No Bounce, Resistance from Clinton Supporters

The poll indicates that Obama did not get the traditional “bounce” in the public’s opinion by finally defeating Sen. Hillary Clinton, D-N.Y., and getting her endorsement as the Democratic presidential candidate.

While leading among young voters and other key demographics, ABC News chief Washington correspondent George Stephanopoulos saw what he called “danger signs” for Obama.

After trashing the FDR coalition in favor of His “new” Democratic? Party Obama is now trying to bamboozle voters he is finally realizing determine elections. But the “red” flag campaign will not work this time because we’ve been fooled once too often. Women’s rights and respect do not begin and end with the usual Democratic? red flags.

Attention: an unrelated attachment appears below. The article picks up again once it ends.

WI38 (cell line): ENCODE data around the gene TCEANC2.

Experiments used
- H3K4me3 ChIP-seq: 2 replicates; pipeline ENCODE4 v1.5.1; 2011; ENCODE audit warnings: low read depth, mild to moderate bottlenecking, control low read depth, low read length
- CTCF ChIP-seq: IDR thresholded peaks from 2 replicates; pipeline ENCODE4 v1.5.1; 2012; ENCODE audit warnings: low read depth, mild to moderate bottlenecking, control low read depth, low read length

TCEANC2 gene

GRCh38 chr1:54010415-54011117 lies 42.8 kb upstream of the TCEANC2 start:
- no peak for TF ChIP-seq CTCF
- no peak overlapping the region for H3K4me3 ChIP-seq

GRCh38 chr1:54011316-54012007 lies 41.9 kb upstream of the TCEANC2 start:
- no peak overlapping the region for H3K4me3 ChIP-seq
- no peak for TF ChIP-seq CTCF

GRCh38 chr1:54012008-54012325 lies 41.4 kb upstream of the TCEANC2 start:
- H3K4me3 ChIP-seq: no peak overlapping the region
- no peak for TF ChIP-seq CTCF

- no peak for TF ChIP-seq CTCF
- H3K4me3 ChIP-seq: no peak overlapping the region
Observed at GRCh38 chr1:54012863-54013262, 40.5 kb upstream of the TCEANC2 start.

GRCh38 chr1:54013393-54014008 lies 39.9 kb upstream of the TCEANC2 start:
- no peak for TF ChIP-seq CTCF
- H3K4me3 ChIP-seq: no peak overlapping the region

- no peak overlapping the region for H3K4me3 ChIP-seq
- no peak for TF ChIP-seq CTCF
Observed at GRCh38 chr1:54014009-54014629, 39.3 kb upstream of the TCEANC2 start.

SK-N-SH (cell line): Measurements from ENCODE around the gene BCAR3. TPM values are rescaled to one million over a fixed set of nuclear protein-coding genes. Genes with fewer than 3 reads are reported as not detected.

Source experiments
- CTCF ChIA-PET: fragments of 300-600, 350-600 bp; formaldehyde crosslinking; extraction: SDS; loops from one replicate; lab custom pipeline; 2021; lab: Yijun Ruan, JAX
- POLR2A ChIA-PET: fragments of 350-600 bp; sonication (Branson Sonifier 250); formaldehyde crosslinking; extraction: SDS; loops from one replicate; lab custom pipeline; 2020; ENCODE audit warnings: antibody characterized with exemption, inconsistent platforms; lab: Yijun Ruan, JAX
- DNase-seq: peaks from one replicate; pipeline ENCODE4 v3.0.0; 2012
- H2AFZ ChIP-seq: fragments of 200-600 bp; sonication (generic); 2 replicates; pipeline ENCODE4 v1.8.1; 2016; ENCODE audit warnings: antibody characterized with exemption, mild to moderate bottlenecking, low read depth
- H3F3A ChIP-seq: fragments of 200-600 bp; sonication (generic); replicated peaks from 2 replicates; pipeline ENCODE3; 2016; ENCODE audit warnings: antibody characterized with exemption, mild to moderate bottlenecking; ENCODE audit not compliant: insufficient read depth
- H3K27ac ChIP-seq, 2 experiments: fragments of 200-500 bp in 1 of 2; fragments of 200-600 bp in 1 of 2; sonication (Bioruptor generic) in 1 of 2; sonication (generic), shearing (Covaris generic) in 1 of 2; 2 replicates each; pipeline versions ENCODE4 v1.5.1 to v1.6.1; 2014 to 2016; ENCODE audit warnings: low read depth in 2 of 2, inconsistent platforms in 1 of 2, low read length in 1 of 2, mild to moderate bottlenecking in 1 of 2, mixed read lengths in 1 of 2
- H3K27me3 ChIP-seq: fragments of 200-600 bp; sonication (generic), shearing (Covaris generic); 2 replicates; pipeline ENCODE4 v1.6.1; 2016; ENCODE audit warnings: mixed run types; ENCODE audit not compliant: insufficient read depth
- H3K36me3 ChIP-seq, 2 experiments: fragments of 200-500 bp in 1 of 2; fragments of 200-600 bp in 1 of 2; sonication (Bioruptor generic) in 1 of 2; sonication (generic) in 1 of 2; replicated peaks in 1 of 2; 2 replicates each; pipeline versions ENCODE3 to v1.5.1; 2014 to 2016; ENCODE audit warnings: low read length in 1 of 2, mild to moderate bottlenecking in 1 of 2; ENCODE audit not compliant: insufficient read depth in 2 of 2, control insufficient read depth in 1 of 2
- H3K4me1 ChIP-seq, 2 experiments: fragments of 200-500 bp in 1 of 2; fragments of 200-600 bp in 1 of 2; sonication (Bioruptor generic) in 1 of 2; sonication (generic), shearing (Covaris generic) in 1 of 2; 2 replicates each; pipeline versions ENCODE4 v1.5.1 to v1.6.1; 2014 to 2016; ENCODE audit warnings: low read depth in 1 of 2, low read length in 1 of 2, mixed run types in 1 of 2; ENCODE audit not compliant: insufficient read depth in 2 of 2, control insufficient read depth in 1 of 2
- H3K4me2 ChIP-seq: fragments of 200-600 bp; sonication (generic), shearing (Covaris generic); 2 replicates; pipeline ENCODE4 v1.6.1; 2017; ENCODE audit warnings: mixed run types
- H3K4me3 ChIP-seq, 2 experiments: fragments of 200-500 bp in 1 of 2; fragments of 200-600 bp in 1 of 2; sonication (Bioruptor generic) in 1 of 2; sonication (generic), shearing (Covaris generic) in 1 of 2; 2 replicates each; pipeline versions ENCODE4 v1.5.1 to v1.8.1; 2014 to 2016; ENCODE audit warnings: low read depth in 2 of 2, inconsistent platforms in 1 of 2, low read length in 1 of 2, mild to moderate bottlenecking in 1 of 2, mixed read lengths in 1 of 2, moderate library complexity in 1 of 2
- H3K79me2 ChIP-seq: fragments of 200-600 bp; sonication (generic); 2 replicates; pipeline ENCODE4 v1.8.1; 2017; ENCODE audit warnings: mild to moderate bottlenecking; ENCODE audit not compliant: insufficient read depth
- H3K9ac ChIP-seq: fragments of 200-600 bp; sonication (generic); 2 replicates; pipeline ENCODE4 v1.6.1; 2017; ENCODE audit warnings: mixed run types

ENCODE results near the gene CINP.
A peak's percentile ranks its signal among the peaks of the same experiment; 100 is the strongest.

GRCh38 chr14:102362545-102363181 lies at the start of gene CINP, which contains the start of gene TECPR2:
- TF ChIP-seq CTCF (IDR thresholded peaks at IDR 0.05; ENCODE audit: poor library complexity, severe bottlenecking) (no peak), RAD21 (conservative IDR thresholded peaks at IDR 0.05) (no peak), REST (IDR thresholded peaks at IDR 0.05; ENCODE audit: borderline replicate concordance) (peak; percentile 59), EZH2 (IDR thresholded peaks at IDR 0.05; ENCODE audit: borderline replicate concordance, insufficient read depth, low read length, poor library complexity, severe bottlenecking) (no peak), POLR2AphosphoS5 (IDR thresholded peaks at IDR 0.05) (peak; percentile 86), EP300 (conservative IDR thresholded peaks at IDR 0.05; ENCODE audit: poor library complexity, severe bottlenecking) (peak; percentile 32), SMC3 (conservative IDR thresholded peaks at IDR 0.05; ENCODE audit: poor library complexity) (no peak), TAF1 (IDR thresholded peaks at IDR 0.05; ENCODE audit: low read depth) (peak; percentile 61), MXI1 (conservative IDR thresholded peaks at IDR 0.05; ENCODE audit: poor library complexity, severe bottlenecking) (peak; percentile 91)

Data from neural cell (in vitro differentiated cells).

Obama also tried to head off any inroads McCain might make among women voters by arguing on GMA that “on almost every single issue that’s important to women, he [McCain] has been on the wrong side.”

“You know, he’s in favor of judges who would overturn Roe v. Wade. He has opposed equal pay,” Obama said, and charged that McCain also fought a program to insure children and to protect women from discrimination.

Women, particularly married white women, however, may be a problem for Obama, according to the Washington Post/ABC poll.

It showed that McCain has a 20 point advantage over Obama among married white women, a group that George Bush also won in the last two presidential elections.

Stephanopoulos told GMA that the figure was a “danger sign” for Obama. “This is a huge gap that Obama has to close if he’s going to do well.”

Obama is not qualified to be president. Obama is not to be trusted on any issue.

Obama faces an additional problem that only half of the voters saying he has the necessary experience to be president.